Author Stacy Munn-Habersham, B.S, Family Literacy Advocate, shares her story about learning to overcome adversity as a single mom.
When I first became aware of The Mission Continues, I saw it as my chance to engage my eldest child in sustained service beyond the small acts of kindness people do on the holidays like Christmas and Thanksgiving. Including him in the mission made me more than elated–this was an opportunity for my son to engage and observe individuals that share our family values. Seeing my son interact with active duty members and veterans at various project sites filled me with pride.
But then I realized I wanted more. Learning about The Mission Continues’ Fellowship Program absolutely changed my world, to say the least. It was a daunting, humbling and amazing six-month experience. Would I take this journey over again? Yes, in a Navy minute.
At my fellowship host organization, the Women’s Center of Jacksonville, I worked tirelessly to enhance the lives of traumatized women. I always had my son and daughter in mind, because feeling that my life was completed by them let me share that love and care with others. After this whole experience, I can say I have gained a new sense of purpose. Volunteering with individuals who think the same way I did made me feel renewed.
Was it difficult? Yes. During my fellowship (while being the sole caretaker of my children) my daughter became sick and had to be hospitalized. I was completing my undergraduate studies, applying for a graduate program and staying on track in my fellowship. There were moments when I questioned whether graduate school was appropriate, considering everything my children and I were going through.
Yet, there was one woman in particular who inspired me to not give up on my goals. Every day she would come to my host organization to work toward her goal of earning a GED. For years she had put her dreams on hold to raise her children. I waited for the appropriate moment to ask her, “Why now?”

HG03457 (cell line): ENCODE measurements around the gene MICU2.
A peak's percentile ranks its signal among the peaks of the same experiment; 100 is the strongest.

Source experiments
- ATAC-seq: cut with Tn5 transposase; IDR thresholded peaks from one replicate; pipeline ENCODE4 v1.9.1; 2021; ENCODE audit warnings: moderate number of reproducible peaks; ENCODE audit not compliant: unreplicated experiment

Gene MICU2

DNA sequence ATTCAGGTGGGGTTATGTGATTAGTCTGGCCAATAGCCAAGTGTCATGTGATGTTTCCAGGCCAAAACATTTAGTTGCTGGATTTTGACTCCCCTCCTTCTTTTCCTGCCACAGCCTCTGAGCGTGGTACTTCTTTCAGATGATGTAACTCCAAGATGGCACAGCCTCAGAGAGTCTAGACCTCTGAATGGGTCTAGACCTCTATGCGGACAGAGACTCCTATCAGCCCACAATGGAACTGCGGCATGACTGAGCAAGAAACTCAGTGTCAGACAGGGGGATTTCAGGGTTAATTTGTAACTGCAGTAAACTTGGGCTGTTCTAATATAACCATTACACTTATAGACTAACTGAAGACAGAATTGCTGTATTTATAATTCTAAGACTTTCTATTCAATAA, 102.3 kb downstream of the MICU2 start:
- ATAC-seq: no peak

She replied, “There comes a time when it is ok to take care of yourself.” She told me how she endured traumas in her life, but she nonetheless provided for her children so that they could grow up to become professionals. Now it was her turn to come to the Women’s Center of Jacksonville three days a week to work on her own education.
I spoke to this woman again after I became employed and was accepted to graduate school. I told her how powerful her words were to me. She had empowered me to move forward with my education and career, and most important, to show my children that in the midst of adversity, when we believe we are our weakest, we are our strongest.
This experience truly has made me and my children much stronger individuals and a stronger family. I graduated in December with my bachelor’s degree and completed my fellowship. I am now employed at my host organization and completing a master’s program, where I am studying to be a crisis and trauma counselor.
During my fellowship I began with my eyes wide open, or so I thought. I believed I was going to educate women, many of whom had endured unspeakable hardships. While my children and I overcame adversities, I gained wisdom and strength from these women. I was supposed to teach and assist them, but in reality, we taught each other.
Written by: Stacy Munn-Habersham, B.S, Family Literacy Advocate